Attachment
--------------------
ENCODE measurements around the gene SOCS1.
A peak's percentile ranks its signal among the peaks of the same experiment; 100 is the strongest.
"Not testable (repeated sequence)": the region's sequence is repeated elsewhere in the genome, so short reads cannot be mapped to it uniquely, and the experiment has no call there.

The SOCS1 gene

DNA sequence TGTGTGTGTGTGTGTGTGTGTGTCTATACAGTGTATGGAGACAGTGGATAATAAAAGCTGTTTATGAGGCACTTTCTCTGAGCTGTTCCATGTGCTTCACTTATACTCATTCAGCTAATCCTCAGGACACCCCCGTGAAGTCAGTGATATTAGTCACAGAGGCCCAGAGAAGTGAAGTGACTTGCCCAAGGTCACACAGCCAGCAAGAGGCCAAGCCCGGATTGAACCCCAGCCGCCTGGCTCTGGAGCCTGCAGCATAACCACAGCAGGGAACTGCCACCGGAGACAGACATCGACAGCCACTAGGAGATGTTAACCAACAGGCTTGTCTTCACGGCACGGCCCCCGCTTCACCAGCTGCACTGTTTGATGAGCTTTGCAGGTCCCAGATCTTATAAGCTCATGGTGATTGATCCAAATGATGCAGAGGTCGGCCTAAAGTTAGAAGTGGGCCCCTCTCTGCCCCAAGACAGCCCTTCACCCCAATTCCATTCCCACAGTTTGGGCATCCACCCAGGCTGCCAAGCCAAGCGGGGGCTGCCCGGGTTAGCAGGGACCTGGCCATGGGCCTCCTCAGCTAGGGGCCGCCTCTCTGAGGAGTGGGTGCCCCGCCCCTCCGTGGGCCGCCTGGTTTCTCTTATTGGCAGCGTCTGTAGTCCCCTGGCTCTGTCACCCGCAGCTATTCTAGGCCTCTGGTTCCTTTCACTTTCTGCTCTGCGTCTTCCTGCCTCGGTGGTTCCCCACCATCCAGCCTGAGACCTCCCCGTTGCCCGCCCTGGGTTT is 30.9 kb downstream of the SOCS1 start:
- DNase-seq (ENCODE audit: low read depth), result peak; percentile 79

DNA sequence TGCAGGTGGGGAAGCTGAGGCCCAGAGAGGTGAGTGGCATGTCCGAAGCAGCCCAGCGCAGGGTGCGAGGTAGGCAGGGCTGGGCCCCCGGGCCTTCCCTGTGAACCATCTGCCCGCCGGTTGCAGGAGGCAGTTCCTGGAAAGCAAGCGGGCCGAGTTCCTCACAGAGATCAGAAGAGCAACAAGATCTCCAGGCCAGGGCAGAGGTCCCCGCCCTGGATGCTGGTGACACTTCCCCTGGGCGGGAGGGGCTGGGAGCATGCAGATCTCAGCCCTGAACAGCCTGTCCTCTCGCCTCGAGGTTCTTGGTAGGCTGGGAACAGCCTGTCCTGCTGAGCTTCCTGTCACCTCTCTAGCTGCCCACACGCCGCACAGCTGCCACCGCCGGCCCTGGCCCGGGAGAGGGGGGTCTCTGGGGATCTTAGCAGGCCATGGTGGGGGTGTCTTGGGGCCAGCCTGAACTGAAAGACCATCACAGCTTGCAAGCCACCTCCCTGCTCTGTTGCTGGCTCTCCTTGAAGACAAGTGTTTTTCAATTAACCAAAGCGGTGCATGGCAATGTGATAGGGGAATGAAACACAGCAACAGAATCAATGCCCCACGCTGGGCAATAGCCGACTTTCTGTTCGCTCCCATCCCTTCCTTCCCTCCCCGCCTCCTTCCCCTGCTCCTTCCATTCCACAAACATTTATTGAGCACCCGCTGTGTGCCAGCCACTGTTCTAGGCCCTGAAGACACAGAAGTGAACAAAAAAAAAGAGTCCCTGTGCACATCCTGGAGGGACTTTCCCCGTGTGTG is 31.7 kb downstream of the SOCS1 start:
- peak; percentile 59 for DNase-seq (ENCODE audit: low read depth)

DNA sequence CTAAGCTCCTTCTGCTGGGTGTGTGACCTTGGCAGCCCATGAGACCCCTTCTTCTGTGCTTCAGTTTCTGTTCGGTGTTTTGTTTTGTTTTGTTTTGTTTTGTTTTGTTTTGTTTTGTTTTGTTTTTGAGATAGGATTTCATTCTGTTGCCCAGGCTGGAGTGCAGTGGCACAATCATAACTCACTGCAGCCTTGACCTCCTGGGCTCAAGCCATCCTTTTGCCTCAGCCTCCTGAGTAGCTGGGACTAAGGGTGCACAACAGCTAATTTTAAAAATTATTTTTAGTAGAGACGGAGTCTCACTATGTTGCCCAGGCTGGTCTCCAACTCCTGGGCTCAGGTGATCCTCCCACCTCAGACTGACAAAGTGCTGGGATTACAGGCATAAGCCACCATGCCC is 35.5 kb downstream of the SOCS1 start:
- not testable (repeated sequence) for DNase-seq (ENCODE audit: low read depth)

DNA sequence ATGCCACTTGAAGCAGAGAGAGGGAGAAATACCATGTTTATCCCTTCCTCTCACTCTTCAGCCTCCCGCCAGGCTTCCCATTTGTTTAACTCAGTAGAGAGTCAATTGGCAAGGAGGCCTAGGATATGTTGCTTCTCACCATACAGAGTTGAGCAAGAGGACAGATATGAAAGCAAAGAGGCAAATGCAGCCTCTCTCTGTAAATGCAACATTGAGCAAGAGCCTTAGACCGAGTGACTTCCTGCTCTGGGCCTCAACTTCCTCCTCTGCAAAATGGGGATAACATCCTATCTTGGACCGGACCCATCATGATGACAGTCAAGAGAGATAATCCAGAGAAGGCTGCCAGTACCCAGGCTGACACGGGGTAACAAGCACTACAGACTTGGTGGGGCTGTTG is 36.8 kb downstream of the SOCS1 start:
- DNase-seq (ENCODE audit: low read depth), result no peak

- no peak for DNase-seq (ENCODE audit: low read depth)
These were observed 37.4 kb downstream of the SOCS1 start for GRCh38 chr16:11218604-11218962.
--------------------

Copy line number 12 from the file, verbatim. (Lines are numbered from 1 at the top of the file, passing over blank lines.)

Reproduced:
- DNase-seq (ENCODE audit: low read depth), result no peak